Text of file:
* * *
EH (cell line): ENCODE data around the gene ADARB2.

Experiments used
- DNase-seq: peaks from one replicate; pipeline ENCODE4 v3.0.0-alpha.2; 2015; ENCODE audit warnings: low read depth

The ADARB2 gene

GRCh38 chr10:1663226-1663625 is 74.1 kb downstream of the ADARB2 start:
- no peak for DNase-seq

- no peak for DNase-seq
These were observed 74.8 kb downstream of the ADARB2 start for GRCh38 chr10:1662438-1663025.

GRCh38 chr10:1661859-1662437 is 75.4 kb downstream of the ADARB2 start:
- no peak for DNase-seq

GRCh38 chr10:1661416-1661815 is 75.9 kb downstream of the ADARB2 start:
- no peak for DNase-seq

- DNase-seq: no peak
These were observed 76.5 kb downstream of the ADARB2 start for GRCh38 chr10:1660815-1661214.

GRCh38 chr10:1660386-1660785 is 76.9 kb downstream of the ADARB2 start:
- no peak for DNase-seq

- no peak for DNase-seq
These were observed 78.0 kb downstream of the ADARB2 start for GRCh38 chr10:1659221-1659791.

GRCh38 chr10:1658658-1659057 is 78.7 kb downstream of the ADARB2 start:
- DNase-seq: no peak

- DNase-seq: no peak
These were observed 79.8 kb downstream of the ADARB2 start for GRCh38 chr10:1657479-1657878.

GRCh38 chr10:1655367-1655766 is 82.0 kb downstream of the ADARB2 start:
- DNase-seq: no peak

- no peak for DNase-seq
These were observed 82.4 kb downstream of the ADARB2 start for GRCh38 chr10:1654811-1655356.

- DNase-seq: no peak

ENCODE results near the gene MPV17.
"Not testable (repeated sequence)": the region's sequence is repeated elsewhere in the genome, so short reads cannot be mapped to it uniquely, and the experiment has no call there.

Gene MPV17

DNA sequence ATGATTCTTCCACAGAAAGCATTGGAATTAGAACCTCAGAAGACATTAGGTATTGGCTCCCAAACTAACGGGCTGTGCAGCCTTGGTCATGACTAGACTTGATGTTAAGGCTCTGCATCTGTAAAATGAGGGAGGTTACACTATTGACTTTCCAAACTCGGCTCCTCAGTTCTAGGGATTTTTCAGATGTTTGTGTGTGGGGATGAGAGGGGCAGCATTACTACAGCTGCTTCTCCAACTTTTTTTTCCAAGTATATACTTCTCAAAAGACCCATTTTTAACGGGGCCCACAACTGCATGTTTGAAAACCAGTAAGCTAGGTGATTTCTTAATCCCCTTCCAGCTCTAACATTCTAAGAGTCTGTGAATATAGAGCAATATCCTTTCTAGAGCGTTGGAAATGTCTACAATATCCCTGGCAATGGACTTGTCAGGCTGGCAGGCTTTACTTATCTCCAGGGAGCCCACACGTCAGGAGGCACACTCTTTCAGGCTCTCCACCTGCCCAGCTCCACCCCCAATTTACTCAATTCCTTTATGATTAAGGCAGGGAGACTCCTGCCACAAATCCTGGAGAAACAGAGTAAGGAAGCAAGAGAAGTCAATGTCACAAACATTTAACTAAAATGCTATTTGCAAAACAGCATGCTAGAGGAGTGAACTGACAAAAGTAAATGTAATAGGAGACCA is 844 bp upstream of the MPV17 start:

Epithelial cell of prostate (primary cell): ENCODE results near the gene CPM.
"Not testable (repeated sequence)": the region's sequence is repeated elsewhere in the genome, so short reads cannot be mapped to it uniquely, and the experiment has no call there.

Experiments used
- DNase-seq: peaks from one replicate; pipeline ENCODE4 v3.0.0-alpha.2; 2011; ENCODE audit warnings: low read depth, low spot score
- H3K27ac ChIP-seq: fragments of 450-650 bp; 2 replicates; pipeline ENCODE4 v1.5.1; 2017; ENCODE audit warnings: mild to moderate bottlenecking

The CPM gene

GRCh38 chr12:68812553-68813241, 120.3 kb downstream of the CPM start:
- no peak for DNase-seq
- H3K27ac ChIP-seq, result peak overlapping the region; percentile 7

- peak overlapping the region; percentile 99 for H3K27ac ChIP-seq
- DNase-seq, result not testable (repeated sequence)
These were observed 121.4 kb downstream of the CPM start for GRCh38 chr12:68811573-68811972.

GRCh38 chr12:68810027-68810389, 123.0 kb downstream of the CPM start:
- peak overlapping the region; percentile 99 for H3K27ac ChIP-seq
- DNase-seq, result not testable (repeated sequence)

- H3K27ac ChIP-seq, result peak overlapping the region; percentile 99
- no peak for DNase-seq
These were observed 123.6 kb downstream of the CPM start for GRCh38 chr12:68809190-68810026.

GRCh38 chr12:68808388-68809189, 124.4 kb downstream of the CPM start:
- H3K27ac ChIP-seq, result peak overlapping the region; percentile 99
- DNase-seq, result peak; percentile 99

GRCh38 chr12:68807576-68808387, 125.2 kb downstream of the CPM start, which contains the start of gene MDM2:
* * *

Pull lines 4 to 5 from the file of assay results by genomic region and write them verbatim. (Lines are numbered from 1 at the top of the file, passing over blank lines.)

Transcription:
The ADARB2 gene

GRCh38 chr10:1663226-1663625 is 74.1 kb downstream of the ADARB2 start: